Treatment options are available for individuals with Pendred syndrome. Because the syndrome is inherited and can involve thyroid and balance problems, many specialists may be involved in treatment. The treatment team may include a primary care physician, an audiologist, an endocrinologist, a clinical geneticist, a genetic counselor, an otolaryngologist, and a speech-language pathologist.
To reduce the likelihood of progression of hearing loss, individuals with Pendred syndrome should avoid contact sports that might lead to head injury; wear head protection when engaged in activities that might lead to head injury (such as bicycle riding or skiing); and avoid situations that can lead to barotrauma (extreme, rapid changes in pressure), such as scuba diving or hyperbaric oxygen treatment.
Pendred syndrome cannot be cured. However, the medical team can help parents and individuals make informed choices about treatment options. They also can help them prepare for increased hearing loss and other possible long-term consequences of the syndrome.
Children with Pendred syndrome should start early treatment to learn skills that will help them communicate, such as learning sign language or cued speech or how to use a hearing aid. Most individuals with Pendred syndrome will have hearing loss significant enough to be considered eligible for a cochlear implant. A cochlear implant is an electronic device that is surgically inserted into the cochlea. A cochlear implant does not restore or create normal hearing. Instead, a cochlear implant helps a person develop a new way of understanding speech. Children over 12 months of age as well as adults are eligible to receive an implant when conventional hearing aids only provide little benefit.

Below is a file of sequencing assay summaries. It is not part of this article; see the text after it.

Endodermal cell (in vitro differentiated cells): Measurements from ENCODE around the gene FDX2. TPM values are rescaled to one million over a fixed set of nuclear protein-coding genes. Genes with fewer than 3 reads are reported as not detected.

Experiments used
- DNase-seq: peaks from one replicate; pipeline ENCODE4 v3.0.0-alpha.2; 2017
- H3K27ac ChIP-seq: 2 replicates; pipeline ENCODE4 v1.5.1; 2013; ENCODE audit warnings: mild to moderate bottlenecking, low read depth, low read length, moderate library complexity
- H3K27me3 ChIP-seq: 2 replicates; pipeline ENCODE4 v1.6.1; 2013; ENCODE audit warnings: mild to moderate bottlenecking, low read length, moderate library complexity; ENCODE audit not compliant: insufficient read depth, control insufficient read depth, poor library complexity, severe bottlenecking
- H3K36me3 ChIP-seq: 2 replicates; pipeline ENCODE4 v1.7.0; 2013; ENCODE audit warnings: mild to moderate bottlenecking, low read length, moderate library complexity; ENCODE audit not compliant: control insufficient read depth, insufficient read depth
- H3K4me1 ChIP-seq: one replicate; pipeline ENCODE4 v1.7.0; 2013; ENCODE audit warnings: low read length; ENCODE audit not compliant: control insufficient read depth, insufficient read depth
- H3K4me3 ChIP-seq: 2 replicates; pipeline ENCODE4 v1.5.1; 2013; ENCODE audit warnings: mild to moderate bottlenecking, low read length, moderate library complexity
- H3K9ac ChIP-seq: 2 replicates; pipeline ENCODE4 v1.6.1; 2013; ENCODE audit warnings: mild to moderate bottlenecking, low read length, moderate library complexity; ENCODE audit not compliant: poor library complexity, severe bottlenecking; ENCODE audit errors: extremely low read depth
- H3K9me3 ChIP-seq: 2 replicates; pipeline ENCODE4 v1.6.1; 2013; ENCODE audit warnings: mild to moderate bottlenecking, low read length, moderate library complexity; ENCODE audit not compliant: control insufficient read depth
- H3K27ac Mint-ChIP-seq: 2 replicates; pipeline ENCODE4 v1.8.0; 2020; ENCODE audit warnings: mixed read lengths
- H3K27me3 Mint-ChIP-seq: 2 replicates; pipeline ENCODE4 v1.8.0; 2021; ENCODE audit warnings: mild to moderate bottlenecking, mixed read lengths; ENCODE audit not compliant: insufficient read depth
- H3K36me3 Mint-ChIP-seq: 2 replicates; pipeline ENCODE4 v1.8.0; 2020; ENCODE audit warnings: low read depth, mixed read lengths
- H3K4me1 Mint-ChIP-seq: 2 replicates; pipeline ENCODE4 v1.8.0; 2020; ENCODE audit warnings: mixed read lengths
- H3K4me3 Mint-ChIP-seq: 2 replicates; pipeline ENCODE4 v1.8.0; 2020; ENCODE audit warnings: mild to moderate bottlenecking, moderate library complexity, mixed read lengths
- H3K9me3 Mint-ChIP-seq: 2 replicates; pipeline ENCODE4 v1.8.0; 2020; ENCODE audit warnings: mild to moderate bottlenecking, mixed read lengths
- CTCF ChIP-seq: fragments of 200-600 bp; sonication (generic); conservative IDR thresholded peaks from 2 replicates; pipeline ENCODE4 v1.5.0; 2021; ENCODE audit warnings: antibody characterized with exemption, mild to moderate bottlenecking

Individuals with Pendred syndrome who develop a goiter need to have it checked regularly. The goiter in Pendred syndrome is unusual because the thyroid is making the right amount of thyroid hormone but it is growing in size. Such a goiter often is called a euthyroid goiter.